I was thinking of reading more Russian literature next year. And when I discovered that the Russian challenge and the Eugene Onegin readalong when I scrolled down this page, I was so thrilled 🙂 So glad to know that you are joining this challenge and this readalong. I am thinking of reading some of the classics, but also venturing out in the by-lanes and exploring some of the contemporary writers as well as reading other lesser known writers, like writers who were famous during the Soviet era and who produced wonderful literature (not propaganda for the government) but who are ignored now because they were regarded as writers who didn’t protest against the government. (for example, Alexei Tolstoy who wrote a wonderful novel based on Peter the Great’s life.) I don’t know whether you have seen Lizok’s Bookshelf. She blogs on contemporary Russian literature and also on literature of some of the lesser known Russian writers.

      Looking forward to comparing Russian lit notes with you next year 🙂

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      • I’d like to see the movie too, I admit I have some difficulty reading Henry James, I am sure if he were writing today, his books would be half the length, there is so much padding around his narrative and endless introverted speculation, but I fell in love with the idea of him after reading David Lodge’s very brilliant Author, Author which I think anyone who read it would want to follow up with the works of Henry James. I do admire the women who put together the film script, because I am sure it was hard work to turn it into a contemporary story, fit for cinema of the 21st century.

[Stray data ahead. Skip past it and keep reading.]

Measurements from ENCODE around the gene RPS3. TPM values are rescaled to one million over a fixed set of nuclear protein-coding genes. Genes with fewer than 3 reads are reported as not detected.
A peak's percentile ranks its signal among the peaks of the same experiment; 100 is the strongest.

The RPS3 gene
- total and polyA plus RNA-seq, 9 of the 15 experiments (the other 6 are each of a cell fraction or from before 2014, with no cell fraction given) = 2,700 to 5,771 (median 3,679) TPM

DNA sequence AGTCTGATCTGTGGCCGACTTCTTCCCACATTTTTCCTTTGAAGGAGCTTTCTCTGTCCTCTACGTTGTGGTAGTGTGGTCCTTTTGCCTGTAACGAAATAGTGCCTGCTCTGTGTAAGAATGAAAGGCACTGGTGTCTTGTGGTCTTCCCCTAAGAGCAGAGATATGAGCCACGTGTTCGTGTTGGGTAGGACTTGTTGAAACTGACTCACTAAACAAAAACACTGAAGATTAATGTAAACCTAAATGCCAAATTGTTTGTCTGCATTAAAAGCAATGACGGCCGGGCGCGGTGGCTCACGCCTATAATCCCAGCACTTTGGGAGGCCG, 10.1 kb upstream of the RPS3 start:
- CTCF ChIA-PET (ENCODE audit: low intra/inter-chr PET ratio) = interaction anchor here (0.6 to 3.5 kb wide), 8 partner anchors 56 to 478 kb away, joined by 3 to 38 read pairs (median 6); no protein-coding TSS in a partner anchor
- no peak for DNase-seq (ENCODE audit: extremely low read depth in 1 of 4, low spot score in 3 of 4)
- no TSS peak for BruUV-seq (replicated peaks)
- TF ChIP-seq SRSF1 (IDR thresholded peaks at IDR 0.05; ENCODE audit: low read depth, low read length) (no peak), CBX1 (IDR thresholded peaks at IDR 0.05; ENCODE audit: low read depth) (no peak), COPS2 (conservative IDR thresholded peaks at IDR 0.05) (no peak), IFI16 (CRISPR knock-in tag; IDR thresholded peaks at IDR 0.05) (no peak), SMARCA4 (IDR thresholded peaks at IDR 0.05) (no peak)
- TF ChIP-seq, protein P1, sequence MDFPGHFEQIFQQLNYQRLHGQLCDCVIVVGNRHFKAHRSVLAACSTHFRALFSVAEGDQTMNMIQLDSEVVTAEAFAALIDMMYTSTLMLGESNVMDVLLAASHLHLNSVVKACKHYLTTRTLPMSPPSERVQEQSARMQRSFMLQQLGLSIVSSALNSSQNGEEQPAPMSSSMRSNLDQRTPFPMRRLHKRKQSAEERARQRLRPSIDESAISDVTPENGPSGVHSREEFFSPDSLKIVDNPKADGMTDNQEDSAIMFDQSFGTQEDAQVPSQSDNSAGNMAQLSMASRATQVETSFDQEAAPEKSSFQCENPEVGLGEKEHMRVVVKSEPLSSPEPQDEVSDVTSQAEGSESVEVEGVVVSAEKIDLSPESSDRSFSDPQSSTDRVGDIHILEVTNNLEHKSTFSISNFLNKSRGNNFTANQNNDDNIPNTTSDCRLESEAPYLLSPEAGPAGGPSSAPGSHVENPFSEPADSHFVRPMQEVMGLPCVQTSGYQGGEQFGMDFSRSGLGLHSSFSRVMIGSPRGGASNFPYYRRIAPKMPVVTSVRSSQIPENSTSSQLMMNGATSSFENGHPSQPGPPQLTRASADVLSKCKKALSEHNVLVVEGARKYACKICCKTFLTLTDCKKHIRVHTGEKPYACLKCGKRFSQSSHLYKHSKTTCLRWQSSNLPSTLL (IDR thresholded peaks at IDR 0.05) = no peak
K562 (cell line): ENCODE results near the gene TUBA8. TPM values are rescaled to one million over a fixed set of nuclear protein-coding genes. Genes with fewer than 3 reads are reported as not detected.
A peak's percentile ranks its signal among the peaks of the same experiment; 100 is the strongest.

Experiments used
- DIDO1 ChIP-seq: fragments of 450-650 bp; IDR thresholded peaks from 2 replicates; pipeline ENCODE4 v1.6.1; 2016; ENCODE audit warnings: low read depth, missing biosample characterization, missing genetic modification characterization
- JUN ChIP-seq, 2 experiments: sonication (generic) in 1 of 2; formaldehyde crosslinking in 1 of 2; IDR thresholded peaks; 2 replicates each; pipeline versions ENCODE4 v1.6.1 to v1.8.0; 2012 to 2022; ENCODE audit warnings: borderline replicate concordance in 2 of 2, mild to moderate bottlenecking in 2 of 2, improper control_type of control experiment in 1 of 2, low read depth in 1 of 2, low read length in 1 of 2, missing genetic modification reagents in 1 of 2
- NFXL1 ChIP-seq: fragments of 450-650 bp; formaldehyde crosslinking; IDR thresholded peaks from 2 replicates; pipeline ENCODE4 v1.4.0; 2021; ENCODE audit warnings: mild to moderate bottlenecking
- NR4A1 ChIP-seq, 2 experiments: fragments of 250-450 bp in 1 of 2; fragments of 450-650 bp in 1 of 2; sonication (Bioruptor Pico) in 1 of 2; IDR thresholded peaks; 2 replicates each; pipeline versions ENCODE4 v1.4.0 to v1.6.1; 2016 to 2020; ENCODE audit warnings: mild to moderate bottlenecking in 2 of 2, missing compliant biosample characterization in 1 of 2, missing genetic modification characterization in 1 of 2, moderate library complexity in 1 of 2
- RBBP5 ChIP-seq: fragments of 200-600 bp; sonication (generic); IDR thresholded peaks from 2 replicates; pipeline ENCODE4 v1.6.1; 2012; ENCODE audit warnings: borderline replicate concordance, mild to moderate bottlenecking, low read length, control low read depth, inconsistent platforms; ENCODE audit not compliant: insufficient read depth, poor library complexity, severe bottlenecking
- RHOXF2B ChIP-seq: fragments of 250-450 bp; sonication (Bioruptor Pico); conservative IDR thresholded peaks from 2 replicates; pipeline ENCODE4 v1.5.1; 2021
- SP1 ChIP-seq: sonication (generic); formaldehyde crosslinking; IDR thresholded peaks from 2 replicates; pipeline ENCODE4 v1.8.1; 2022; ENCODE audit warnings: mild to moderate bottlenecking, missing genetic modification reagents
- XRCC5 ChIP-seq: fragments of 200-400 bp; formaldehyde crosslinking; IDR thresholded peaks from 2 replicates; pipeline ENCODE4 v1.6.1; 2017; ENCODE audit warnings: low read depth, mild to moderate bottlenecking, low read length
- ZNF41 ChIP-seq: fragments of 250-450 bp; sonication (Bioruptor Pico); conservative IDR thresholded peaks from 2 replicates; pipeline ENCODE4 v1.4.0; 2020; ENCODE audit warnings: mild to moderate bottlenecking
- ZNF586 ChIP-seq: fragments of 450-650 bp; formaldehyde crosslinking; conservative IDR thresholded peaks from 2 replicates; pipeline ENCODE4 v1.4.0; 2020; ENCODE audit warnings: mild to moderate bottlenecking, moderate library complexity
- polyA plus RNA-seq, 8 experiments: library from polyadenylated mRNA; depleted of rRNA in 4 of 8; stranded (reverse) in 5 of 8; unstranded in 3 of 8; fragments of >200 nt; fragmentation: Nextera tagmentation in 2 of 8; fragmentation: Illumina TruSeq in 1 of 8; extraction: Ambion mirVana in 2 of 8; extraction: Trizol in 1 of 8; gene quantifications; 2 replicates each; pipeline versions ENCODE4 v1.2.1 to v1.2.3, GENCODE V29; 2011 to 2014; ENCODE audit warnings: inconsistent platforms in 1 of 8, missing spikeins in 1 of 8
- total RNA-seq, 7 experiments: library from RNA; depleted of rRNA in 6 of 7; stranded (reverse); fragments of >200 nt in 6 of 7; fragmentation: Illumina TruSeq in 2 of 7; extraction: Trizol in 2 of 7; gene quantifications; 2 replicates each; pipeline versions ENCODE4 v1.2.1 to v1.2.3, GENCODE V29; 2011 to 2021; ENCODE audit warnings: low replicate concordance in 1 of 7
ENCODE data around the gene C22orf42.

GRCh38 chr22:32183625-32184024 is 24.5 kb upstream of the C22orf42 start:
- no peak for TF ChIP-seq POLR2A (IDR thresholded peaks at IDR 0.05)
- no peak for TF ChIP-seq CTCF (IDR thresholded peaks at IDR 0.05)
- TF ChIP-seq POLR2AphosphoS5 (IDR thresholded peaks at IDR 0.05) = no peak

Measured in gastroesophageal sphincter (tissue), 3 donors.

Good to know you will join the Russian Lit challenge, will you do the read along as well? I’m a little averse to challenges as it goes against my reading principle of having complete freedom to choose and to be influenced by previous readings, but I will join at the lowest level and in particular I want to read Dostoevsky’s Crime and Punishment. Thanks for the link to Lizok’s bookshelf, I shall check it out. I did read Ludmilla Petrushevskaya’s collection of short stories this year, which was an interesting read, however I am not well acquainted with contemporary Russian literature.

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    • How wonderful that you have come across the Nan-in koan Vishy and that you recognise that quality in Joko Beck. It sounds like you had an interesting English Professor.

      I am glad to have discovered this book and shared it with you all, as it is unlikely to be on the best-sellers list, but might just have some pearls of wisdom for dealing with the fast and demanding pace of life that many have to cope with today. 🙂

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  8. Pingback: Inspiration for a new year … | 365 And Counting

  9. Pingback: Top Reads 2013 | Word by Word